Guest post by Sarah Cargill, Getting Smart
This February, President Barack Obama and Secretary of Education Arne Duncan challenged the nation to transition to digital textbooks in the next five years. Only a month
prior, Apple announced the ever so
controversial iBooks 2 for iPad, which partnered the biggest leaders in publishing, put textbook writing in the hands of many, and drove down the cost of
classroom reading (with the exception of the cost of the iPad). As the shift to digital picks up momentum, administrators and educators have rushed to
adopt 1:1 programs with iPads, Chromebooks, and netbooks. Yet, what about e-readers?
E-readers took center stage with the release of the first Kindle in November 2007. By the end of 2011, Amazon reported that e-book sales surpassed paperback
sales for the first time. The consumer shift to digital reading was apparent. Yet, what about the education market?
This month, I got my hands on two popular e-readers: Barnes & Noble’s NOOK Simple Touch, priced at $99, and Sony’s Ultra-Light Reader WiFi Touch, priced at $129.99. Both devices
are incredibly small and lightweight, lightening the load of textbooks. They’re also durable with flexible plastic that is safe tossed into a bag or
backpack. Being an iPad user myself, I reached out to my network of e-reader fanatics and educators for some additional thoughts.
You may have seen the comedic commercials from Kindle that took a stab at the Apple iPad’s shiny
LED screen. The Ultra-Light Reader displays a matte, black and white screen, making it easier on the eyes and more book-like. There’s also real value in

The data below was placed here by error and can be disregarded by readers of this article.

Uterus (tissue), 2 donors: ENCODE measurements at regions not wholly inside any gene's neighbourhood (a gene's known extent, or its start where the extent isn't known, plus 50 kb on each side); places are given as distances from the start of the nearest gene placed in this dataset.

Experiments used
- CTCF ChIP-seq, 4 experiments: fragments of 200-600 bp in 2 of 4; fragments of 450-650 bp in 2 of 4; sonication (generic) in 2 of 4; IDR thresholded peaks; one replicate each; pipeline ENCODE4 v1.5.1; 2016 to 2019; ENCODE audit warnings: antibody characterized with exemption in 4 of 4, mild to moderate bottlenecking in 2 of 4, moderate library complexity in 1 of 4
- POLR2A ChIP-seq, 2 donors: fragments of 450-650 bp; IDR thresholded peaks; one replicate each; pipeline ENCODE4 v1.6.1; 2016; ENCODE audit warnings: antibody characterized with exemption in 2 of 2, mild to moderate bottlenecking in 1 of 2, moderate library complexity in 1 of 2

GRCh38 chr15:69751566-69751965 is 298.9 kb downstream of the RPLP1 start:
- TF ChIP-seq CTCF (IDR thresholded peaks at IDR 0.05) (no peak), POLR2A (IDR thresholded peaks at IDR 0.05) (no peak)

the Nook’s E Ink screen and “Glowlight,” which make it easy to read in sunlight, at night, and especially in the classroom. At a basic functionality of
tech in the classroom, sunlight should never be an inhibitor to learning.
“I love my Nook Simple Touch because the pages remind me of a classic paperback. Although I am extremely innovative, there is something about a backlight
while I am reading a book that I do not like,” said Ali Freezman, an SEO consultant at SEER Interactive, in conversation. “For things like reading
magazines and the news I prefer to have the LED screen so I can see photos and videos in color. But when it is a book, it needs to look like a book.”
Yet, reading books, magazines, and PDFs is all it does. Many administrators and educators are looking to e-readers like the Nook as low-cost and digital
replacements for textbooks to put a lock down on distractions found on other e-readers or tablets.
“We often compare technology distractions to some ideal that doesn’t really exist,” said educator Adam Renfro. “It’s not like kids have 100 percent focus now, but that’s what we compare it
too. I think most kids have ‘winked out’ after 20 minutes in our artificial world of school that resembles something more like a museum display than the
Renfro recalls that his daughter was permitted to bring an e-reader to school, but not an iPad or tablet, for strictly digital reading purposes. Yet like
many Generation Z students, she didn’t stay enchanted long. “After getting used to the iPad, she told a friend that a Nook was how their ancestors read
books,” said Renfro. “So I upgraded her to a Kindle Fire, which is basically a tablet.”
Innovative educators like Renfro have different ideas in mind for digital textbooks and tablets, which transform the “distractions” schools fear:
engagement, collaboration, content creation, and more. Their solution is a device that emulates more of a tablet or netbook, rather than simply a reading
The Ultra-Light Reader comes close to the functionality of the tablet with:
Wi-Fi access to more than two million books and periodicals